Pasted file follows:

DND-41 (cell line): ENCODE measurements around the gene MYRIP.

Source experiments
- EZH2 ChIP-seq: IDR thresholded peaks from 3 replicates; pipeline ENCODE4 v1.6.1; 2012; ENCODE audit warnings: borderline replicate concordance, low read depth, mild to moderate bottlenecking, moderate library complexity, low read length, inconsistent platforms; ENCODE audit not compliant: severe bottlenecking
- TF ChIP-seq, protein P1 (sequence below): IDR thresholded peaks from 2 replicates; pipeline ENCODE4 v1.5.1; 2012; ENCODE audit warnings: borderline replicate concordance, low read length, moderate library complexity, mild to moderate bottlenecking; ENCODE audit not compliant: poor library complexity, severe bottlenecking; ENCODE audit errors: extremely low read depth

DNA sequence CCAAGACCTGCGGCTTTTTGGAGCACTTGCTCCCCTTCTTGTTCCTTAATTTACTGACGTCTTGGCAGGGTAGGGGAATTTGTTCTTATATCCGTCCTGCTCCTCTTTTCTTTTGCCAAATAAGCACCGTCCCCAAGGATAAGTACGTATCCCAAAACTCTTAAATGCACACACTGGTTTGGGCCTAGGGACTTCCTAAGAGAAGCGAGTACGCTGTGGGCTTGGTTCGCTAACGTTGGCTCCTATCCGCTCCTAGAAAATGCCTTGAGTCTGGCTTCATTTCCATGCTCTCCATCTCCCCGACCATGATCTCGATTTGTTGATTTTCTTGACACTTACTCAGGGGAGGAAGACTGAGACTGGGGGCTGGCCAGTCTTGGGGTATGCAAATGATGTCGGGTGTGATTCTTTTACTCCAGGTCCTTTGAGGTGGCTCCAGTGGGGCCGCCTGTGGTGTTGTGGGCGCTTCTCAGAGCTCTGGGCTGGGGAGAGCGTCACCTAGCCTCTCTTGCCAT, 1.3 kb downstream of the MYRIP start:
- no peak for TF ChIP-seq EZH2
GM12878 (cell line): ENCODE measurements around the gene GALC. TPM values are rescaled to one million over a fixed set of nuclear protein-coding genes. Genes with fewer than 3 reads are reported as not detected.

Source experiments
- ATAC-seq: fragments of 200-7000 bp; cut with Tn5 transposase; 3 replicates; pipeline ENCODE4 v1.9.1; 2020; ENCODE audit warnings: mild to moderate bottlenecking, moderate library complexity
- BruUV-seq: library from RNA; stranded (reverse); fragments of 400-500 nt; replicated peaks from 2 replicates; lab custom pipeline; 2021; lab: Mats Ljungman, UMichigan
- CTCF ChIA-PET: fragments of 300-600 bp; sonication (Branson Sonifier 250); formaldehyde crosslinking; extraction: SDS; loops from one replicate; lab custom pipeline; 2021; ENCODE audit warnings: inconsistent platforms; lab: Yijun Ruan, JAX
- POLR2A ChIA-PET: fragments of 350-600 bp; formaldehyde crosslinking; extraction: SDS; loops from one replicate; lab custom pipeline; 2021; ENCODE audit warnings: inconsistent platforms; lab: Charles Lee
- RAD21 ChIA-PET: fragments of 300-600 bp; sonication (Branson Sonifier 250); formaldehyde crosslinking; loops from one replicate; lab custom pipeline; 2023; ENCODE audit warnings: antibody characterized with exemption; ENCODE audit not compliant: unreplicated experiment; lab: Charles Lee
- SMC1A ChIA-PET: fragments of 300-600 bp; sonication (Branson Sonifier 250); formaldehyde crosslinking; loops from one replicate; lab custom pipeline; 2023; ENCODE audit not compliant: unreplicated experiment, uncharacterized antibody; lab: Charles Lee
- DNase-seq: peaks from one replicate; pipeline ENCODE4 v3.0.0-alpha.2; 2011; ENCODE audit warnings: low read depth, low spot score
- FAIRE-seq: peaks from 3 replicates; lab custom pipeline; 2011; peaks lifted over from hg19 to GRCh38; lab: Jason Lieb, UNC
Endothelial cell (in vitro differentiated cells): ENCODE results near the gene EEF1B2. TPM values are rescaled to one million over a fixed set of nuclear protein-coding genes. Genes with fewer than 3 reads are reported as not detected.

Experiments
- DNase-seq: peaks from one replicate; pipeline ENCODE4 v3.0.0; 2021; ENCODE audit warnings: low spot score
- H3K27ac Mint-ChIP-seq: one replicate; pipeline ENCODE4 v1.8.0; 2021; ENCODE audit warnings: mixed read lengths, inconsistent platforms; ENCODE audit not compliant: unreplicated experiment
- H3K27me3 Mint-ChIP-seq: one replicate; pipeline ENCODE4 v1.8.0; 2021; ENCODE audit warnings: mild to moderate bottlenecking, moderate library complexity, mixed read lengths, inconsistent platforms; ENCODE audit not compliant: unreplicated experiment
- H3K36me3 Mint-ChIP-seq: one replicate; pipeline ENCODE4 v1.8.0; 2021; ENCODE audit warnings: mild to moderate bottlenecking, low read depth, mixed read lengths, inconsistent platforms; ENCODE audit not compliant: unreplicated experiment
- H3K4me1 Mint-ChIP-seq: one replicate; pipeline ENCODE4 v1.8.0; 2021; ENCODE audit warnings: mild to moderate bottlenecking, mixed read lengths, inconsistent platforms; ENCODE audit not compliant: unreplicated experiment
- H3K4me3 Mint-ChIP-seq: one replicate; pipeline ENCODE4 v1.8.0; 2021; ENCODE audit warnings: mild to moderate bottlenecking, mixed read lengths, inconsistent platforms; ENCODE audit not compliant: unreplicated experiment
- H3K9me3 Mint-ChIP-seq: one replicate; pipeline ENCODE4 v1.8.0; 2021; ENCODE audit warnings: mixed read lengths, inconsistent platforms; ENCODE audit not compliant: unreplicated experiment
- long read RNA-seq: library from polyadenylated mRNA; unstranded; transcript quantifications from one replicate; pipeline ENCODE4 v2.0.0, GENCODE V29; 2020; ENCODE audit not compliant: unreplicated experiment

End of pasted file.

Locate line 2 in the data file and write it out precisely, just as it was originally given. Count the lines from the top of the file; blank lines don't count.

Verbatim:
Source experiments